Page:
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Let’s Talk About Ra-a-bies! Let’s Talk About You And Me!

I had this whole post planned, explaining about the latest problem with Those Damned Selbuvotter Mittens. (I blocked them and everything, and THEN I discovered that I had dropped a stitch on the thumb.)

Selbuvotter mitten mistake

But then all my worries were interrupted by RABIES. That’s right: rabies.

When you live in the country, you learn about stuff like rabies. It’s not as big a problem now as it was in the 50s and 60s, when a major public health campaign put the fear of god into a lot of people. But it’s still a thing.

What you want to watch out for, when you can, is animals behaving in an unusual or erratic fashion. This means learning how animals usually behave, and a lot of people make bad calls on that basis.

Normal: A bat fluttering around at dusk, dawn, or after dark.

Normal: A bat fluttering around briefly during the day, but quickly finding a roost. (Sometimes they get spooked out of their usual homes, but they rarely fly around for long before hiding. Like that little dude I rescued a few years ago.)

Normal: A coyote active during the day. Coyotes are diurnal (daytime) animals by nature. It’s only in contact with humans that they have switched to nocturnal life, to avoid us. If a coyote trots through your yard it’s not (as my next-but-one neighbors believe) cause to grab your rifle.

Abnormal: A coyote staggering, standing, lying around, or otherwise moving awkwardly during the day.

Abnormal: A bat flying and flying and flying and flying during the day.

That last one? That’s what I’ve got. It’s been flying around and around for about two hours now, in the middle of the day. So not good.

I called the county health department’s rabies hotline, and the nice lady said it will be dead within a few days. If you find it dead, double-bag it and put it in the trash or bury it where the dogs can’t dig it up. And, you know, try not to step on it or anything.

It spends a lot of time swooping around the area outside the window on the west side of my home. The one I’m sitting at right now. Eek, there it goes!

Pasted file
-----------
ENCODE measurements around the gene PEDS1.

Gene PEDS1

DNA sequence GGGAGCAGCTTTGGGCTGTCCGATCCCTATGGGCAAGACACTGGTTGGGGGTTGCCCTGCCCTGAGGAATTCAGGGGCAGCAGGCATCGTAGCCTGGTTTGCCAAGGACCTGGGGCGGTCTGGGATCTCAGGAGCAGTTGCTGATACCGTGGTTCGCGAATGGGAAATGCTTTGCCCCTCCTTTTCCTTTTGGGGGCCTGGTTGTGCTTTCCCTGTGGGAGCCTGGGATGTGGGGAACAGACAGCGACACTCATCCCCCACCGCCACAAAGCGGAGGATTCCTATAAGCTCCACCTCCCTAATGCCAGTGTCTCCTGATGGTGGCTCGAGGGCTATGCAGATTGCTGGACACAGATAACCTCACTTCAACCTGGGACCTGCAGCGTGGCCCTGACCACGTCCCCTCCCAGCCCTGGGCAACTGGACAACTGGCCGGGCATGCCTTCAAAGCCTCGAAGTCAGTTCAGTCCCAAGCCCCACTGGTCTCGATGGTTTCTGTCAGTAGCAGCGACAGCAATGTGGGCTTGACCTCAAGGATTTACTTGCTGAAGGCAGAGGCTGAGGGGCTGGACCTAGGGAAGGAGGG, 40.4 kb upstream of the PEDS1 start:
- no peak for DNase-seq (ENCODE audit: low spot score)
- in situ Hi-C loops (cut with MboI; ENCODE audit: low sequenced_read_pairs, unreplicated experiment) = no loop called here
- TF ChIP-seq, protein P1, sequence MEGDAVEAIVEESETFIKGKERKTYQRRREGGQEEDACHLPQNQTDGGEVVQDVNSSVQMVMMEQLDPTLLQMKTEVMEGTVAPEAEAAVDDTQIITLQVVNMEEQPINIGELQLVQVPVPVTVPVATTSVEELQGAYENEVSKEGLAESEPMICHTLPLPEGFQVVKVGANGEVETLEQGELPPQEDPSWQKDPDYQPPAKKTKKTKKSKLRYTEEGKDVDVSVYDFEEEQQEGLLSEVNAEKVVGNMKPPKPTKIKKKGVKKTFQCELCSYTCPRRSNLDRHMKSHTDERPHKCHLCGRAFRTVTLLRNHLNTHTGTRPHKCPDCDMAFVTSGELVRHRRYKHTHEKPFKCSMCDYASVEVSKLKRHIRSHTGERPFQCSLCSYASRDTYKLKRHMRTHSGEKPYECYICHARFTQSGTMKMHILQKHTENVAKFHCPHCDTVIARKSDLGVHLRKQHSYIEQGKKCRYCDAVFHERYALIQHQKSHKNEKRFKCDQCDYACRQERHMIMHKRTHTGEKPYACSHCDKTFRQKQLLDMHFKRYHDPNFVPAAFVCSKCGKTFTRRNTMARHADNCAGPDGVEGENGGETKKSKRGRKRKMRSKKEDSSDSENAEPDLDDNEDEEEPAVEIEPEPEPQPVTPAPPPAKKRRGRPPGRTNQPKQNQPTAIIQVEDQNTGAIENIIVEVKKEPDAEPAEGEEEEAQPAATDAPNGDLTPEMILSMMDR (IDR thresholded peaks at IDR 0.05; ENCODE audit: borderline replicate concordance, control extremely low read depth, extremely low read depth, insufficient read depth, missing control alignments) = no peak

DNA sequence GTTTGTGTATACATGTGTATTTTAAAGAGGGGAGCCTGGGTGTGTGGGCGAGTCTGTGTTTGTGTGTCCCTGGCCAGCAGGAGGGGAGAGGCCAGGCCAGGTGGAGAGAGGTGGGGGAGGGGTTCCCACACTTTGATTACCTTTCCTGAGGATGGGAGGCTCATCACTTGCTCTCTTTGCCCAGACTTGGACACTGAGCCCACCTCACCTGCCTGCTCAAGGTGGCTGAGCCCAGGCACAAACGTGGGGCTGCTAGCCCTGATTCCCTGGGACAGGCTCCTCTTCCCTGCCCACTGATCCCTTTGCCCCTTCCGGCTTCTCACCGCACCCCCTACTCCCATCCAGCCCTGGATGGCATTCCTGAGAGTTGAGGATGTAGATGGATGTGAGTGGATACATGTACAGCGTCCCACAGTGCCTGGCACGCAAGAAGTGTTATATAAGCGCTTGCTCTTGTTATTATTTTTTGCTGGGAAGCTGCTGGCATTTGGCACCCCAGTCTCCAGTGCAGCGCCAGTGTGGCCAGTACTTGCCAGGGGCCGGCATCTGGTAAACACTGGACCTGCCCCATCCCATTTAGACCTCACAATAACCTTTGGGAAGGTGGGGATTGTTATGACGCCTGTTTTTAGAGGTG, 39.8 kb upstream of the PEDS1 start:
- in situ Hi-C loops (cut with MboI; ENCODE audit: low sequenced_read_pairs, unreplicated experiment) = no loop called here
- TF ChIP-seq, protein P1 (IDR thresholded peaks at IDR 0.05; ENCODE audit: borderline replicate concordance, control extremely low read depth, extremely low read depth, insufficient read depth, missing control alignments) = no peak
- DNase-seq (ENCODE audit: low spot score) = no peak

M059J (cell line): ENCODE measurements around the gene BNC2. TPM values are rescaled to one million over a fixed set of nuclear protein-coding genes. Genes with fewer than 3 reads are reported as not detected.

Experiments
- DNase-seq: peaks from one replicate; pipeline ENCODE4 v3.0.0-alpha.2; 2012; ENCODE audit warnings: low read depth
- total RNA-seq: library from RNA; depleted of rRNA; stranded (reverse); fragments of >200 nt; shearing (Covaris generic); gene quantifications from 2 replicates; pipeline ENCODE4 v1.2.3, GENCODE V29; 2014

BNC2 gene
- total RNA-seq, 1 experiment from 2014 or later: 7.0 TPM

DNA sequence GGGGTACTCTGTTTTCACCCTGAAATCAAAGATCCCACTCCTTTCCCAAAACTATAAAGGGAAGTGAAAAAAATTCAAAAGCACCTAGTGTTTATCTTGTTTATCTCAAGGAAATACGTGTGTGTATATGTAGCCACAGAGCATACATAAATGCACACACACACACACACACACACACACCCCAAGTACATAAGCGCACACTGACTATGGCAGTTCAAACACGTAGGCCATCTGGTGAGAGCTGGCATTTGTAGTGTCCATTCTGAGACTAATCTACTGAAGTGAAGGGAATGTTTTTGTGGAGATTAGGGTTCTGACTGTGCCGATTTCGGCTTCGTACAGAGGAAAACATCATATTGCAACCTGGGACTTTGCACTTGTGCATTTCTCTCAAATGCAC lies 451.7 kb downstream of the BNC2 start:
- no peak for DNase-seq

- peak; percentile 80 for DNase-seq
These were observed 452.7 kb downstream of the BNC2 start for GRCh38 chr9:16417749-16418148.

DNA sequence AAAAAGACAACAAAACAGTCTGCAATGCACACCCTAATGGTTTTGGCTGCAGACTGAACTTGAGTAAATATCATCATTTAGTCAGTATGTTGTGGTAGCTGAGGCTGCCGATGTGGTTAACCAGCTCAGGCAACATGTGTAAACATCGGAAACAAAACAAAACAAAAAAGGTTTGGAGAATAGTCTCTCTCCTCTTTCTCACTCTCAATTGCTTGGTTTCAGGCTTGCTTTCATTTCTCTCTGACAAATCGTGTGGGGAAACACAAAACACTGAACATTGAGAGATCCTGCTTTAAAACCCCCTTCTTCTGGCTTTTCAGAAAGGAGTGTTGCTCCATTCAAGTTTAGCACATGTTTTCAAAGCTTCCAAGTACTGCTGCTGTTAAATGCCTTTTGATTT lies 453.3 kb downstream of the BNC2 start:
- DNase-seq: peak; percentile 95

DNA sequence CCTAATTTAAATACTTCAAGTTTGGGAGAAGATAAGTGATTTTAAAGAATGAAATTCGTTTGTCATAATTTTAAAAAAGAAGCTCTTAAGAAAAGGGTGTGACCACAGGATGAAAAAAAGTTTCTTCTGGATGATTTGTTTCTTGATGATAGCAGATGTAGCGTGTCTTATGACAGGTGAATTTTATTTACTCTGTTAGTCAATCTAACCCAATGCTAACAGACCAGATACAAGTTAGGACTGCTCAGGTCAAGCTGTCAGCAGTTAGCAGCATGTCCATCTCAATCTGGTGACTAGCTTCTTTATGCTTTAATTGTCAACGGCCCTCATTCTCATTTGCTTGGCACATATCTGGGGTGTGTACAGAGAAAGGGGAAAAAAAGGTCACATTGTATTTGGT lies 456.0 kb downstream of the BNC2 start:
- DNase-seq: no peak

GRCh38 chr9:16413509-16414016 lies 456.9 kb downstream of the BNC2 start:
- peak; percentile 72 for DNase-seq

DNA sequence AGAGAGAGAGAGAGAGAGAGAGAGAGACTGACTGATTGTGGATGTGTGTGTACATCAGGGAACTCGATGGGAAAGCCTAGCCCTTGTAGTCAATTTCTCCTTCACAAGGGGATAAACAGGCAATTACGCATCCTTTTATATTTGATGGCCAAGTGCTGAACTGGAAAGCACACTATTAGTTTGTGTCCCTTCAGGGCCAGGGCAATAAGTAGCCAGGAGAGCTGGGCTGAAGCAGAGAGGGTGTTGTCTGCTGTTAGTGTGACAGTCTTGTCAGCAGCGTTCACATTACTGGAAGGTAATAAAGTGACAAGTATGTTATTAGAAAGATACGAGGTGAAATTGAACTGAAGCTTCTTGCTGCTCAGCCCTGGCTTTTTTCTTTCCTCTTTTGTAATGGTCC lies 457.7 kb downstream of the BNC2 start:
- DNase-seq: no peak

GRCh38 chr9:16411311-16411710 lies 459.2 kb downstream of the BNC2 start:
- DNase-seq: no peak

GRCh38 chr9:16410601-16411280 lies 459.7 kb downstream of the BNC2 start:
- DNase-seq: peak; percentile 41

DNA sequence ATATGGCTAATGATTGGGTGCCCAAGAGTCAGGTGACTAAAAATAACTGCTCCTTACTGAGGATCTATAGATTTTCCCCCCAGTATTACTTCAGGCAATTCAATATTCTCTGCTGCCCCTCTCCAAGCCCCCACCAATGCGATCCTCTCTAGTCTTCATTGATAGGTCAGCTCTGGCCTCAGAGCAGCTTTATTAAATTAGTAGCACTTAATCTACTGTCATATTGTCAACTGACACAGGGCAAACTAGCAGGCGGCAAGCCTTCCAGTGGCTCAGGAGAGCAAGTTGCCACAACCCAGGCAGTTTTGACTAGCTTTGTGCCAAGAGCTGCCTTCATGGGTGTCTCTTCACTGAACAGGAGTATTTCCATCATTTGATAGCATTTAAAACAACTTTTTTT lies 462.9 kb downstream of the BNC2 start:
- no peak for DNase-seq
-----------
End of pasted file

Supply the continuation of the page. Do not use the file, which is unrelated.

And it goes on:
Unfortunately I can’t just stay indoors for the next few days. I have to foray out to the chickens at least twice a day, and I’m dog-sitting next door, and also I have a dental appointment tomorrow afternoon to get this giant cavity filled. (At least I get to take some Xanax for that. Hopefully it’ll take the edge off this rabies terror, too.)

Life in the country: not always all it’s cracked up to be.

10 comments to Let’s Talk About Ra-a-bies! Let’s Talk About You And Me!

  • This post reminded me of the rabid dog in To Kill a Mockingbird. Scary. Stay safe.

  • Lisa Eaton

    Be careful!!

  • Mich

    Yeah, I got rabies lessons when we found a momma opossum in our yard. Freezing when caught in the flashlight beam, normal, running at you with a flashlight trained on them, very very bad and you should run

  • Rabies is fascinating in that the virus encodes for proteins that cause the behavior that make its proliferation more successful (can you tell I took a virology class last semester?).

    Also, I would tack that stitch. You can do it almost invisibly, just use a piece of waste yarn to follow the row for a bit, then create a stitch through the dropped stitch. It makes more sense in my champagne-filled head.

  • Jennifer

    Wear a hat and long sleeves and pants when you go out. You’ll probably be OK if you’re careful. Try not to sound like a mosquito? I’m glad your chickies are behind bars.

  • Some dude on NPR today (mmm I think it was Wait Wait) calling in and mentioned that in Oregon there is less food so bats are out in the day right now. Persnaps it is not rabies?
    And heys, looked at yer twitter and what’s with the ring thing in your tooth? Just hope no more pain! Gotta crunch chips.

  • You really should have gotten a better response than “Ignore it until it goes away”, which is basically what you got. Apparently they don’t want to mess with rabies…
    Years ago, we found a possum on our second floor balcony, exhibiting nothing but odd behavior – daytime, it had climbed a long flight of steps to get there, it was drooling, and ignored us when we yelled and pounded on the door trying to scare it away. We made a call to Animal Control, and were told not to worry – that ‘possums don’t get rabies.’ Excuse me? I think not…

  • Erika

    KellyS, interesting, I’ll have to listen to that! It can’t possibly be the case out here, though. We have enough mosquitoes and moths to last a million bats a million lifetimes!

    It was just a bad cavity being filled. They left me for a minute, and I couldn’t resist snapping a pic for posterity!

    Gayle, I know what you mean… but there really isn’t anything to be done with it, it’s just flying around out in the yard. The rabies lady even mentioned you could try shooting it, but that’s pretty much impossible.

    I haven’t seen it today yet, so I think it might be dead.

  • The safest course of action is to play Sims until the bat goes away.

  • Lisa Eaton

    Now that your rabies crisis is over, I can recommend this episode of This American Life (http://www.thisamericanlife.org/radio-archives/episode/319/and-the-call-was-coming-from-the-basement). Act One.